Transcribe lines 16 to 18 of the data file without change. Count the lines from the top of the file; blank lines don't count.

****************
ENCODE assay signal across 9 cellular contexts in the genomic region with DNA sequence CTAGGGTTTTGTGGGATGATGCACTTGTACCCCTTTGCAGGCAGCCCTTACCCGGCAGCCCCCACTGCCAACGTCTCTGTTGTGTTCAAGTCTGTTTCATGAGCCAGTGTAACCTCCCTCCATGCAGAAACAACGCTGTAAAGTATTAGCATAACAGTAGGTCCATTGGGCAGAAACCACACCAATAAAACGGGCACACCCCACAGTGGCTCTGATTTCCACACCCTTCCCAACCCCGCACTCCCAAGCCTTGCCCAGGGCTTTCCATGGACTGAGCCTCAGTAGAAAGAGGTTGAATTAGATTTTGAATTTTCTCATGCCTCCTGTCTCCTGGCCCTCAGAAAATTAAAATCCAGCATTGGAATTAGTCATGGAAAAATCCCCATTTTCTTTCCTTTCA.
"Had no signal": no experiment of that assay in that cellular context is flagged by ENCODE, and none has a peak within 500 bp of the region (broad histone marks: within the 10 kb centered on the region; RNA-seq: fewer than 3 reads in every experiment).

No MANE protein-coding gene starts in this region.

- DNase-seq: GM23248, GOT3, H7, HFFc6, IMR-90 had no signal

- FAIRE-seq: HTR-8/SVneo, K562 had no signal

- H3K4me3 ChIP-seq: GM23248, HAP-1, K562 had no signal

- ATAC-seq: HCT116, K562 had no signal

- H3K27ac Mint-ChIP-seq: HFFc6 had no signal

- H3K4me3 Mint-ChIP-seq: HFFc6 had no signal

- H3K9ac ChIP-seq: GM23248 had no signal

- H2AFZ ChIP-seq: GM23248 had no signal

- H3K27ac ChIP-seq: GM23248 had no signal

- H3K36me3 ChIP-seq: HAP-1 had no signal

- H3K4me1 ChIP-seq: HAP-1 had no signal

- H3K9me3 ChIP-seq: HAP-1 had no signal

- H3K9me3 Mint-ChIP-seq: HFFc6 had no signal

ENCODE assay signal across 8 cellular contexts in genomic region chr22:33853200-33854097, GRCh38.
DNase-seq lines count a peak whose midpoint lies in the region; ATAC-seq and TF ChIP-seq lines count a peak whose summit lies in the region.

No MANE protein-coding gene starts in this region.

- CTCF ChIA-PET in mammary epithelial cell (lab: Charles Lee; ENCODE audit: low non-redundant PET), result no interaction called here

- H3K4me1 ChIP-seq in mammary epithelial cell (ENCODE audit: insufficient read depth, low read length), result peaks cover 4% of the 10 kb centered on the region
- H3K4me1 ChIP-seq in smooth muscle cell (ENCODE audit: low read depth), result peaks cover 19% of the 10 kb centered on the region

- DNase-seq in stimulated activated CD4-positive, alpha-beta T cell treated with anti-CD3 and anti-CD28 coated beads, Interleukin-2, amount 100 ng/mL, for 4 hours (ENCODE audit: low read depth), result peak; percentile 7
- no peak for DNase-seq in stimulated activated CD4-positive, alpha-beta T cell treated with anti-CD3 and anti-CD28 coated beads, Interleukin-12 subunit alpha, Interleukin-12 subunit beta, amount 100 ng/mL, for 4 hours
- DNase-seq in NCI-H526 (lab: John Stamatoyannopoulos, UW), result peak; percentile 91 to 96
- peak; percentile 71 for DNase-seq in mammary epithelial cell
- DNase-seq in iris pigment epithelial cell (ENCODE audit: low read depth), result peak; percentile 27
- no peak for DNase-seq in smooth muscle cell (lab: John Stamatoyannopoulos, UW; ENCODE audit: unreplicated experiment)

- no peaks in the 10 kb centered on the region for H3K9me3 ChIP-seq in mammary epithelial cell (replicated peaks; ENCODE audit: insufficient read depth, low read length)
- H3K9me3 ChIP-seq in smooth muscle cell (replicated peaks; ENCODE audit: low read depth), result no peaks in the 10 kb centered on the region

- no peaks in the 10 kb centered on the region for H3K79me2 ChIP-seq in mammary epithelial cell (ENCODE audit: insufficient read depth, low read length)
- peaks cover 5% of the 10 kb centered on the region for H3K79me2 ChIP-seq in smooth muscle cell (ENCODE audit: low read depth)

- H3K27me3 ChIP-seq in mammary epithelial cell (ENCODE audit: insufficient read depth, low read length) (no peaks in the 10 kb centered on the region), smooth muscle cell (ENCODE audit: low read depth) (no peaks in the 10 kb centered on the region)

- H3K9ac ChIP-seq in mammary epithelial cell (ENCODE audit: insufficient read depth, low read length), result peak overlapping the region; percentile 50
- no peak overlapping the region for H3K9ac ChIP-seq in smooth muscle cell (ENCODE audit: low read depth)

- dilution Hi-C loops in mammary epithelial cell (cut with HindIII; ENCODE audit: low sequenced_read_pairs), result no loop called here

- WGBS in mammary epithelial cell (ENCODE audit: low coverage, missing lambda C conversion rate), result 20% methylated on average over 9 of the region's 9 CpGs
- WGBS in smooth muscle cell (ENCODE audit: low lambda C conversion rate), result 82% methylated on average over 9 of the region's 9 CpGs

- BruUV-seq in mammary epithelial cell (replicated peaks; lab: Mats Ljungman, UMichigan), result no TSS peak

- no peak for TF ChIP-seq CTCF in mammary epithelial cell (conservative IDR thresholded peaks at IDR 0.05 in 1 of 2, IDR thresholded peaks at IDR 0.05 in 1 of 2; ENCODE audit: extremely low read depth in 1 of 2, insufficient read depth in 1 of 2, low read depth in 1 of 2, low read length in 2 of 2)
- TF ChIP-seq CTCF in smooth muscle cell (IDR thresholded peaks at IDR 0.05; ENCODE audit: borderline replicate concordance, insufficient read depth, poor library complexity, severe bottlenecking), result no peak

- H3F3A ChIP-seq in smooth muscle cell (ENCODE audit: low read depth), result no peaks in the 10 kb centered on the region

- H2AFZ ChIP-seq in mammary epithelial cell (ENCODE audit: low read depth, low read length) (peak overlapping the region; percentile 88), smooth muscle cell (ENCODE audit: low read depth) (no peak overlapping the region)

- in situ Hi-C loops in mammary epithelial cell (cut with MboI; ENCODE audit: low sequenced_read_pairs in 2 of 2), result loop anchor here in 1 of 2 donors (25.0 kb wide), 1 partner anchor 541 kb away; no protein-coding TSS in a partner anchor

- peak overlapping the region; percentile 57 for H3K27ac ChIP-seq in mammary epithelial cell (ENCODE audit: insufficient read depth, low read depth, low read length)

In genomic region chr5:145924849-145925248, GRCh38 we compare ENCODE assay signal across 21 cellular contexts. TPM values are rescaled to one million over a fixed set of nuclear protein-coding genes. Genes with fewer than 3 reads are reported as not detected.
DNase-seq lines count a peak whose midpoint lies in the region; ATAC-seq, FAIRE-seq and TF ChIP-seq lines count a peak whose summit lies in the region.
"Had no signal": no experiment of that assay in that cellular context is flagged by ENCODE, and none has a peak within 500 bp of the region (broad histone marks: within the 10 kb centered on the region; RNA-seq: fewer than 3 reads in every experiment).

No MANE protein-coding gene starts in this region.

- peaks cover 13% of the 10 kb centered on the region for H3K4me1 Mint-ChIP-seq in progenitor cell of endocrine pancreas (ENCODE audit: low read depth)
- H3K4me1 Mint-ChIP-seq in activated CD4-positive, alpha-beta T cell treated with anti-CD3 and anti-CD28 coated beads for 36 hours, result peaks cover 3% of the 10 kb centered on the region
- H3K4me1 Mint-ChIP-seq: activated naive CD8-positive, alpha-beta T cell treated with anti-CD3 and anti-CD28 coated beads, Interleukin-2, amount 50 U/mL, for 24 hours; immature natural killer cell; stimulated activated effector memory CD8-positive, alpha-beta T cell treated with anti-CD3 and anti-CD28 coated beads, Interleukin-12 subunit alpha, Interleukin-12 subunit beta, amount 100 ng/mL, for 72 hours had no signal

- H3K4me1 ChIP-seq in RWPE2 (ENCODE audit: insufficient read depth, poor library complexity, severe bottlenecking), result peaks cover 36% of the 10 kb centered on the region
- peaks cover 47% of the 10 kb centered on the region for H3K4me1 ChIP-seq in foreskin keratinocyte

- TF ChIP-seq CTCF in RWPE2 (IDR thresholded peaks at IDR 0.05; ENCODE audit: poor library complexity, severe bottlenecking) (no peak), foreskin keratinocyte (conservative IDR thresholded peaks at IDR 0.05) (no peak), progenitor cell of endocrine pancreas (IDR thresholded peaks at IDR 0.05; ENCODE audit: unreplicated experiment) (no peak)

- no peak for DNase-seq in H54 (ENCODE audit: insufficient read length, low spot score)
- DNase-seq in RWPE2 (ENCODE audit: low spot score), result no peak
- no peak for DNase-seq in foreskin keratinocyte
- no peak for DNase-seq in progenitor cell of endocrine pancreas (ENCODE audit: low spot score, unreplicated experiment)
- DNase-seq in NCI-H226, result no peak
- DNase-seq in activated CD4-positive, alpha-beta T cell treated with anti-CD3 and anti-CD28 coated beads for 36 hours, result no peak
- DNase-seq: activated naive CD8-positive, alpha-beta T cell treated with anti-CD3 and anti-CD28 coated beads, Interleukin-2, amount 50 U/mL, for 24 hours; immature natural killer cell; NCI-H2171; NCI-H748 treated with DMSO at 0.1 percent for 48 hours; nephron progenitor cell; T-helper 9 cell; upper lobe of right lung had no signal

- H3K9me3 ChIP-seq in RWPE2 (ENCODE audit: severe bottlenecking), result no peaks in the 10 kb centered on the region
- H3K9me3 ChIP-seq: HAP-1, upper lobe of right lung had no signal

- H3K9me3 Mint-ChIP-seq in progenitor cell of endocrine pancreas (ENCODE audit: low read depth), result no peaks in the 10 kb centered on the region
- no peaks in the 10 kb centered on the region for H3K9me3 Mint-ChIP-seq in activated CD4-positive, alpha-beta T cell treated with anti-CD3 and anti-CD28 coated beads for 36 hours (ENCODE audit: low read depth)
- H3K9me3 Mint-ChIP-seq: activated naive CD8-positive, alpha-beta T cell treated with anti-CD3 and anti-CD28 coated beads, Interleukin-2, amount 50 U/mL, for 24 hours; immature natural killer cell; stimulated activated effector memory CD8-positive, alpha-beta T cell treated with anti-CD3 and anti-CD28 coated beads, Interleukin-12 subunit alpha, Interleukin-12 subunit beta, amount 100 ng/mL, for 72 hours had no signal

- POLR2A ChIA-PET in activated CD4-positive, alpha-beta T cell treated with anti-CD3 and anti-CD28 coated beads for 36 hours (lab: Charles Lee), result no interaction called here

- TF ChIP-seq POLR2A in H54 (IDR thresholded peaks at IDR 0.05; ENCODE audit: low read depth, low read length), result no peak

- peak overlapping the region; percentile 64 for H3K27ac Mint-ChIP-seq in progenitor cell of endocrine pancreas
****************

- H3K9me3 Mint-ChIP-seq: HFFc6 had no signal

ENCODE assay signal across 8 cellular contexts in genomic region chr22:33853200-33854097, GRCh38.
DNase-seq lines count a peak whose midpoint lies in the region; ATAC-seq and TF ChIP-seq lines count a peak whose summit lies in the region.